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"The U.S. government could have done a lot more"

Matt and Grace Huang have returned to the U.S. after a nearly two-year legal battle to win their freedom from a prison in Qatar
Freed from Qatar: Couple's first interview 04:08

Matthew and Grace Huang are home in Los Angeles. Their return comes after a nearly two-year legal battle to win their freedom from a Qatari prison. The couple was cleared in the death of their eight-year-old daughter, but they still don't know what killed her, and it's clear healing will take time. Margaret Brennan sat down with the couple for a "CBS This Morning" exclusive interview.

"We're so excited to be home," Matthew said.

The couple are just beginning to piece their life back together. It started Sunday with a rousing welcome home at their Pasadena church, which made the deeply faithful Evangelical couple feel at home.

"It was just nice to be there with our church family again," Grace said.

They've reunited with their two sons, Emanuel and Josiah, both adopted from Africa.

But the fate of their third adopted child, Gloria, is haunting them.

U.S. couple held in Qatar despite acquittal in adopted daughter's death 02:31

"But at the same time, we were just sitting in our usual order with the kids in between us, but there was just one who was missing," Grace said.

While living in Qatar, where Matthew was working as an engineer with an American firm, their eight-year-old girl died suddenly and mysteriously.

"Gloria was on the floor, foaming at the mouth, so I took her immediately to the emergency room at the hospital," Matthew said. "They did about 40 minutes of CPR and then they told me that Gloria had passed away."

Gloria suffered severe malnourishment as a small child in Ghana and continued to have eating disorders, despite her parents' best efforts. She refused to eat for the final four days of her life.

Qatari police accused Matt and Grace of starving her to death and prosecutors were suspicious of a mixed-race family, an uncommon sight in Qatar.

"They thought we were human traffickers. They said we adopted our children to either harvest their organs or to do medical tests on them," Matthew said. "I mean, this is an outrageous charge against us-- who's a loving family. But the Qatari authorities just didn't understand multi-ethnic adoption."

On Grace's part, it was difficult having to constantly address that she was Gloria's adopted mother.

"For me, the hardest part, I think, was being asked over and over, 'Are you the real mom?'" said Grace, adding she was told "you're not the real mom because you're different colors."

One day after Gloria's death, the Huangs were thrown in a Qatari prison and Josiah and Emanuel were sent to a Qatari orphanage.

"It was scary to be in prison," Grace said. "And it was scary to have our sons in a place where we just didn't know how they were being taken care of."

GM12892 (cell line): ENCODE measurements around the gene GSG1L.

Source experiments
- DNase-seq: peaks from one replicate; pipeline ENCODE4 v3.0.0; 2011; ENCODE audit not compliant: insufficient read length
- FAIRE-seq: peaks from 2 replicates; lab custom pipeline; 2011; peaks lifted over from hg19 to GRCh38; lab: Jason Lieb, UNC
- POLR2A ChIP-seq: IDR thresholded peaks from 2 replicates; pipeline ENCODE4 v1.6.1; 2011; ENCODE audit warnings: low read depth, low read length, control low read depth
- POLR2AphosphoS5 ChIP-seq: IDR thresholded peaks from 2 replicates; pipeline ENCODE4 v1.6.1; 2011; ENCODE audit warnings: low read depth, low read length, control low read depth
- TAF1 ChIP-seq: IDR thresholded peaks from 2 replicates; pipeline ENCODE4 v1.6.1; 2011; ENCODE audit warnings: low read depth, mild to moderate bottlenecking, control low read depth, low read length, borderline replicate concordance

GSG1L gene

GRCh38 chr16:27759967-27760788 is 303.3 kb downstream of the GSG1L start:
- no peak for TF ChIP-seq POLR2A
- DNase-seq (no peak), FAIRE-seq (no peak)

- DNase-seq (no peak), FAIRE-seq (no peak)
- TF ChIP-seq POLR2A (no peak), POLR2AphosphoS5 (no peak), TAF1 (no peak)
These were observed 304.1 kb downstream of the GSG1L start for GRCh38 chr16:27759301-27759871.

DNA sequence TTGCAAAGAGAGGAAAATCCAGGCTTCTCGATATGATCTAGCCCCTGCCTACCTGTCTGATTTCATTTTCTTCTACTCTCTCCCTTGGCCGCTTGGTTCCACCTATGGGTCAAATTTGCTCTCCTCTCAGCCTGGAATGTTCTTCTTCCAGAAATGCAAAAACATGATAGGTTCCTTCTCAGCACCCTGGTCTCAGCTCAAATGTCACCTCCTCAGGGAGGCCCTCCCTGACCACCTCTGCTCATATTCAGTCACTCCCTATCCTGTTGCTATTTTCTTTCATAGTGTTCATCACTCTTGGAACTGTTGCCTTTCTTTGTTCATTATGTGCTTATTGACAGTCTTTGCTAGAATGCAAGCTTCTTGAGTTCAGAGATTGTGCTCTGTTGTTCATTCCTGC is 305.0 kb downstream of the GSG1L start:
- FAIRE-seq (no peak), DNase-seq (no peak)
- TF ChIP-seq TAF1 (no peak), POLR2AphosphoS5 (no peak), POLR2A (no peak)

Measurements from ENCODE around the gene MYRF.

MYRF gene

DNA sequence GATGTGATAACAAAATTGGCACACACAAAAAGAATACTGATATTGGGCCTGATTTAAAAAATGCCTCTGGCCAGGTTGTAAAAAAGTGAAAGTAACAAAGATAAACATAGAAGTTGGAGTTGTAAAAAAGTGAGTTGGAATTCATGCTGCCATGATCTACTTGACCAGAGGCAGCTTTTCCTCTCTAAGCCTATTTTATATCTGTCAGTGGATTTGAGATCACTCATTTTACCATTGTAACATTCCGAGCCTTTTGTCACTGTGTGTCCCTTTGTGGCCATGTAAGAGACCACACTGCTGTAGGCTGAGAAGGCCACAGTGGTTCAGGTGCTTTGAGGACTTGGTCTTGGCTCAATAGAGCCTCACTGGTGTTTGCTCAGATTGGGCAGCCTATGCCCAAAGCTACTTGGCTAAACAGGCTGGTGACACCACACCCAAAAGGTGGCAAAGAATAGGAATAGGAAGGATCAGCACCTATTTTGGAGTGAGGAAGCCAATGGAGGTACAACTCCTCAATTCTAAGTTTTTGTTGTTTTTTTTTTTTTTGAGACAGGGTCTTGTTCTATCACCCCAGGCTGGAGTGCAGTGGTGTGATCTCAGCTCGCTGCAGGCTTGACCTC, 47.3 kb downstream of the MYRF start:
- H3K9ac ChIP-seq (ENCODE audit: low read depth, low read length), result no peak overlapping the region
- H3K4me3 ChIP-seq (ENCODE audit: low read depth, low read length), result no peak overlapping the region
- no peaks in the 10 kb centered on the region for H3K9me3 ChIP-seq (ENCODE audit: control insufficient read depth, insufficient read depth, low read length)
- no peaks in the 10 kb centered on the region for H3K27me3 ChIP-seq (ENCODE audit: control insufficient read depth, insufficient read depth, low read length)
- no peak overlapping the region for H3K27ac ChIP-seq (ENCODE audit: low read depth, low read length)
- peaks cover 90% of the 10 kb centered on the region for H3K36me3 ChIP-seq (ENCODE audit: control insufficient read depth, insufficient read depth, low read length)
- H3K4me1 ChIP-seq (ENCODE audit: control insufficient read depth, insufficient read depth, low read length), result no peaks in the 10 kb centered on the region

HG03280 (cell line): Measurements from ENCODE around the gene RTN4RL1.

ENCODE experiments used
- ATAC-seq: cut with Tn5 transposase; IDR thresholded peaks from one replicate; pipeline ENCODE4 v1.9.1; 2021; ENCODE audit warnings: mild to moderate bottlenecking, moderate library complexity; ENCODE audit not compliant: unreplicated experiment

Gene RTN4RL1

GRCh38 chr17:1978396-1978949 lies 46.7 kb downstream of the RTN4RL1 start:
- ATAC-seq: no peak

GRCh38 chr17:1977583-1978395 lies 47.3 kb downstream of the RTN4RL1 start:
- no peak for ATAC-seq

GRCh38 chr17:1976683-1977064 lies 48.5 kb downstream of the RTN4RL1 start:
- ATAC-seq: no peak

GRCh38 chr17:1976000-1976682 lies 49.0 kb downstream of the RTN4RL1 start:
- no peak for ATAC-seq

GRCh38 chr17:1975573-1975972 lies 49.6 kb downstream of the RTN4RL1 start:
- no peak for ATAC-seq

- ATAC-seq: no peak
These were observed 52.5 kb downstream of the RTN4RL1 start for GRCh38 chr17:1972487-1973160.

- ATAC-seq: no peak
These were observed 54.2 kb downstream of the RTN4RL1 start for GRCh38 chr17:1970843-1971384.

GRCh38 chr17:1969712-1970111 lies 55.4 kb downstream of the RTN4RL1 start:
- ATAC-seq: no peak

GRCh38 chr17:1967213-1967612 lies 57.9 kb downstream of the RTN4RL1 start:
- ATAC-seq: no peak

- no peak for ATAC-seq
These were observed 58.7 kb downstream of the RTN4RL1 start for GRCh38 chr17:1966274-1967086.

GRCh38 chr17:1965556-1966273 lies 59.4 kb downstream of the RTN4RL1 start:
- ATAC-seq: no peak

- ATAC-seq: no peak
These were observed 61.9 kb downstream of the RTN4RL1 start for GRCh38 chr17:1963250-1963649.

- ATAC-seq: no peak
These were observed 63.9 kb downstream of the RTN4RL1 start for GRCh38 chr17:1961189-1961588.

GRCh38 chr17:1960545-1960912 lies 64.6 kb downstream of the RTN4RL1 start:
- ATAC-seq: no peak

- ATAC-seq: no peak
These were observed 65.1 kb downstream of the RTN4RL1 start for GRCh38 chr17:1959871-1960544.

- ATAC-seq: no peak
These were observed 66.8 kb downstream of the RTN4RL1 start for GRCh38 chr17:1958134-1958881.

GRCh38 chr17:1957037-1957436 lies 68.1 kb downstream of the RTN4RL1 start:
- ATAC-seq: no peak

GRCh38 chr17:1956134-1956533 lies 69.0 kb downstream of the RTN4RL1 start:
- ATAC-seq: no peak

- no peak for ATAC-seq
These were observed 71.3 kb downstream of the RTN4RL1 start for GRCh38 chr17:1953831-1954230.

Prison was especially difficult for Matthew.

"I was physically and sexually assaulted," Matthew said. "Another inmate tried to rape me."

"I-- as-- as a victim, I fought back," he said.

As a mother, confronting the reality of her children's fate was no easy task.

"I was angry with myself. Like, what could I have done to keep them from taking the kids away?" Grace said.

After nearly a year behind bars, a judge granted them bail as discrepancies in the prosecution's case began to surface.

A forensic pathologist hired by the family concluded there was "no medical evidence that Gloria's parents starved her" and said the Qataris never performed a proper autopsy.

"They didn't take any tissue samples," Matthew said.

"They even got her height and weight wrong on the autopsy," Grace said.

Matthew believes that the Qatari Attorney General was personally involved and unwilling to admit that mistakes had been made in the case.

While their appeal dragged on, Matthew Huang lost his job. They were banned from traveling and rarely left their home.

While the U.S. State Department publicly called the Huangs trial "unfair" and privately plead for the release, Matthew questioned whether political interests kept American diplomats from lobbying Qatar for their release.

"The U.S. government could have done a lot more, a lot quicker," he said. "Qatar is such an important military base -- for the U.S. I felt like the U.S. government was unwilling to rock the boat and unwilling to make a strong stance with knowing that we were innocent."

A Senior State Department official disputed that characterization and said that Secretary Kerry personally raised the issue several times with both Qatar's Foreign Minister and Emir "several times" over the past year. Qatari officials declined to comment.

Suddenly last Sunday, a Qatari judge overturned their conviction, citing the inadequate autopsy and described the Huangs as caring parents.

"I'm so excited that truth prevailed," Matthew said.

The elated mom and dad documented the long trip home and now are trying to catch up on the life they missed.

In another legal battle that begins Monday, Matthew is suing his employer in Qatar, saying they never adequately represented him.

"We had no clue that race would be a factor when we moved to Qatar," he said. "We did not have a clue about the racism in Qatar. We did not have a clue about the judicial system and how poorly it's run."

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